Article by John Blundell in The Scotsman
Even those with pure SNP affections will have to agree that, with the tenuous majority plus the fact so many substantive powers remain in London, the new regime has barely any legislative or fiscal possibilities.
Where Salmond and his ministerial colleagues have almost limitless discretion – a euphemism for power – is in administrative matters. As Edinburgh ministers, they have all the levers of the civil service to pull and push.
There is a vast, perhaps nearly limitless, opportunity to de-regulate Scottish business.
I am always uncomfortable that so many Scottish companies appoint “compliance officers” to ensure close obedience to every regulation – however petty or daft. I urge them to appoint countervailing “defiance officers” to find ways to get around pettifogging nonsense.
The SNP could reap a huge harvest of popularity – and contribute to the flourishing of Scottish business – if they scrapped one regulation every day. Does that sound excessive? Let me remind you that, in the 12 months up to May 2006, ten new sets of regulations were imposed each day of the year.
Ross Clark’s recent study of British regulation, How to Label a Goat: the Silly Rules and Regulations that are Strangling Britain offers an inventory of the over-zealous and often fatuous new directives, statutory instruments and other “obligations” imposed upon business. Clark argues the physical weight of new controls amounts to a new edition of Tolstoy’s War and Peace every five days.
Whenever I meet a politician, in power or in opposition, they all agree we must lift the suffocating nature of “red tape” yet the Civil Service loves to contain, corral and command. It is in the business of red tape – not just in volume but in complexity.
My point is Salmond could liberate Scottish commerce by lifting or dissolving so many of these regulatory inhibitions. Each regulation creates its own employments and dependencies. They need departmental staff to administer the new rules. The industry regulated in turn then needs to consult or appoint lawyers and other compliance staff. Of course the public is not served. Goods or services choices are ever more restricted and expensive.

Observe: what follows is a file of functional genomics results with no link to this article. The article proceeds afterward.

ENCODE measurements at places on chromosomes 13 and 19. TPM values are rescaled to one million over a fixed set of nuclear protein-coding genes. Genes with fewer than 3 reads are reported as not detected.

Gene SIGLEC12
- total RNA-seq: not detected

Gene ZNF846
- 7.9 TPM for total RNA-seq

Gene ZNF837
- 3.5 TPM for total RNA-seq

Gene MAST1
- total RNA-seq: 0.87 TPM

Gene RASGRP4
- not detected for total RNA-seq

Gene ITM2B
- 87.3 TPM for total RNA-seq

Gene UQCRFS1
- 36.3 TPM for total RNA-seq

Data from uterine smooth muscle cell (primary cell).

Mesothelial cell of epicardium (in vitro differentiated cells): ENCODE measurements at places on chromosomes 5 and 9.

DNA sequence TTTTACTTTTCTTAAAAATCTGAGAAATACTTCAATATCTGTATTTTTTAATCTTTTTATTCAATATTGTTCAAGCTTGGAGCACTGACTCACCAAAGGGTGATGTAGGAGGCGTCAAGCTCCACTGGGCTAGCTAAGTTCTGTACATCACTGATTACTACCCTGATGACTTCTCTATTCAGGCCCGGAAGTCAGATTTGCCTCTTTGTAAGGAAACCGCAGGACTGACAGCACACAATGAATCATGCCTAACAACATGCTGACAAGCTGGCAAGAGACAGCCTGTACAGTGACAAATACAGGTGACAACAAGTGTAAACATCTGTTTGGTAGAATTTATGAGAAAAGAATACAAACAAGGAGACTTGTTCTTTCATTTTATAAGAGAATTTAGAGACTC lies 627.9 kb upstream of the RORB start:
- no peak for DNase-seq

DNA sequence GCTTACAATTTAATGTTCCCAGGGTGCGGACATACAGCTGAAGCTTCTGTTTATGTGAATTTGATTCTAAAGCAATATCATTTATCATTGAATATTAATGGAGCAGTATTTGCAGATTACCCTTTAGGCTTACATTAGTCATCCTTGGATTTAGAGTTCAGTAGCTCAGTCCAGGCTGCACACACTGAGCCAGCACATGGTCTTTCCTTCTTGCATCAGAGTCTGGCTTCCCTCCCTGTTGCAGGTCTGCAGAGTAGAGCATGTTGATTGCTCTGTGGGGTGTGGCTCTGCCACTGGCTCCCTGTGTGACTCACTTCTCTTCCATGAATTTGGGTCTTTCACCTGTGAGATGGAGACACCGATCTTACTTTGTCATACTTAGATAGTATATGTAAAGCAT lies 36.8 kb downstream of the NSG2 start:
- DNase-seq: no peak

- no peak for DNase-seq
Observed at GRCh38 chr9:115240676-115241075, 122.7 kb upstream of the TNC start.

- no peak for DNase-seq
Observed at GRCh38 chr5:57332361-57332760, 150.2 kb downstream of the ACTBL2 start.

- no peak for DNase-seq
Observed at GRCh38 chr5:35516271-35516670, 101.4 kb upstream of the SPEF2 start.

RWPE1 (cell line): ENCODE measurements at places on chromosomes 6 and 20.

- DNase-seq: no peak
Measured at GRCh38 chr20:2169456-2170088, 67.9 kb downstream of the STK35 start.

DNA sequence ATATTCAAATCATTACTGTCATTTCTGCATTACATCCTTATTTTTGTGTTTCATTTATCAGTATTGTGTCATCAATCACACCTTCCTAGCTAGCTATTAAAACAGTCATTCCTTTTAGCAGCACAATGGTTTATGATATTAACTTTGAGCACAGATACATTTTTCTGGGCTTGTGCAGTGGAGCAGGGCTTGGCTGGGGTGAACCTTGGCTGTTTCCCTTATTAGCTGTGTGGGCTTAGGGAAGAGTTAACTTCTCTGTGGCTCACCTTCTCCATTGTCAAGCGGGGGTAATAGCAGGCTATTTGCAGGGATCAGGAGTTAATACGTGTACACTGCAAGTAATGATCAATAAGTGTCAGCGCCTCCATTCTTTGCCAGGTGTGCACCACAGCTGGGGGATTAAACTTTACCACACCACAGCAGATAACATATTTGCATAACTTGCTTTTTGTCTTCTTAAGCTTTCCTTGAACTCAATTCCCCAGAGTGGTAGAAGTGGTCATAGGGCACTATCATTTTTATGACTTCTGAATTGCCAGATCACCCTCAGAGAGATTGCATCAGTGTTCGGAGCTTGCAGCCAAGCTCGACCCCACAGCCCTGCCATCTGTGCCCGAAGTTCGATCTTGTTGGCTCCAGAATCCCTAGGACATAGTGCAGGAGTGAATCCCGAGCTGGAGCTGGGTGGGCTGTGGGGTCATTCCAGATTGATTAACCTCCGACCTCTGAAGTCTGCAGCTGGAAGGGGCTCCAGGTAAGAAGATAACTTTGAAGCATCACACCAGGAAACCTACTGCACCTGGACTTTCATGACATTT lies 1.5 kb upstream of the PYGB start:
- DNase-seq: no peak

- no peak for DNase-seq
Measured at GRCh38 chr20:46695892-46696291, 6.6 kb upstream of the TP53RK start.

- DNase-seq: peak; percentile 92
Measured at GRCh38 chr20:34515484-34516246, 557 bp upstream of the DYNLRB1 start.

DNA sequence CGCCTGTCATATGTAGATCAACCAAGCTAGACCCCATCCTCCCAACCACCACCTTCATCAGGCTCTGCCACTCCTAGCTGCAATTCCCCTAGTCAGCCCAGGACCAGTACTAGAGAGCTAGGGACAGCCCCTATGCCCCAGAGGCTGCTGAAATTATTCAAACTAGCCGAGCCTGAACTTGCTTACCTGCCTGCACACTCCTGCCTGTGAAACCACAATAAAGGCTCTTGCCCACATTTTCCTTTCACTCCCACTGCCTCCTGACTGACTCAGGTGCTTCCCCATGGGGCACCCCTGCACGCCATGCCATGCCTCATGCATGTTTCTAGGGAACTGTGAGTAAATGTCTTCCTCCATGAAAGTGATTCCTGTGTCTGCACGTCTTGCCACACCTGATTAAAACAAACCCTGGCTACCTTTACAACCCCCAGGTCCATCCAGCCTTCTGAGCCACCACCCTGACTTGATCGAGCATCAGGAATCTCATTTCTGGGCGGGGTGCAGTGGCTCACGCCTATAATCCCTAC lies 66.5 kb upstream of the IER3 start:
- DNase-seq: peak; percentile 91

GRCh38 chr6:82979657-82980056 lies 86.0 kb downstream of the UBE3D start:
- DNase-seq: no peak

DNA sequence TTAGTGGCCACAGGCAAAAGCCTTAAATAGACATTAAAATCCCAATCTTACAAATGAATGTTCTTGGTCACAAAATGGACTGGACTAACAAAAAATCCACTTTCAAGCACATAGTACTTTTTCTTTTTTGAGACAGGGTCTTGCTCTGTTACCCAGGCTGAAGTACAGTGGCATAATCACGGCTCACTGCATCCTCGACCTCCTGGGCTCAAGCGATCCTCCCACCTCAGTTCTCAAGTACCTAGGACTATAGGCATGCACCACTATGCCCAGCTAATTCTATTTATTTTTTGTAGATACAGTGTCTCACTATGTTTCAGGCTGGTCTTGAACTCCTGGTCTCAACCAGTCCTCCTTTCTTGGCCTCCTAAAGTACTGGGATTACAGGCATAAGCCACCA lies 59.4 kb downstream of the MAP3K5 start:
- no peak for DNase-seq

Scottish businesses are subject to 3,592 new statutory instruments every year. This is the strange twilight zone where the real Yes, Minister games are played out. What a blessing to Scottish businesses if these often pointless rules were suspended.
The Parliament has to re- affirm a statutory instrument once a year. Let them just fall into redundancy by simply not renewing them. This is not an original thought. The Dutch bureaucracy has to convince the ministers in the Hague a regulation is worth renewing.
Every Scotsman reader could come up with a vivid example of a dopey regulation. I have almost too many to select. I am currently exercised by Historic Scotland invoking powers the Parliament never intended to block the restoration of the lovely Tioram Castle on Moidart. The civil service are insisting their rules favour ruination. It is interesting how even the most well-intentioned regulation can decay into absurdity.
Scottish Natural Heritage is currently banning the restoration of the dormouse under the Dangerous Wild Animals Act. The MPs were voting against the release of lions or tigers but the bureaucrats interpret it to bar dormice or beavers.
We all think of whisky distilling as a task accomplished only in huge whisky conglomerates. Relax the regulations and every farmer with fine Scottish waters could go back into converting his grain into alcohol. There are thousands of opportunities we can barely imagine as the regulations have been enforced for so long. It would be an error to think only of the petty regulations being swept away. That is too easy.
One of the greatest acts of liberalisation achieved by the incoming Tories in 1979 was to scrap Exchange Controls. Who now even remembers we all needed Bank of England permission to take £100 out of the country or to invest abroad? Note they were not amended or thresholds merely tweaked. The vast panoply of serfdom was abolished. One reason Edinburgh’s financial services flourish is the abolition of this tyrannical regulation. I praise Nigel Lawson and Geoffrey Howe for their boldness. What could Alistair Darling do now in the Treasury let alone in New St Andrews House?
There are no shortages of tiny and large liberalisations that Salmond could achieve – making business prosper and entirely wrong-footing his opponents.
Imagine how firms would migrate to Scotland if regulation was far lighter and sensible north of the Tweed.
I can think of no reforming programme that would be so cheap – saving money – and so effective at helping Scottish business. I urge the Scottish commercial community to offer a shopping list for de-regulation.
• John Blundell is Director General & Ralph Harris Fellow of the Institute of Economic Affairs.
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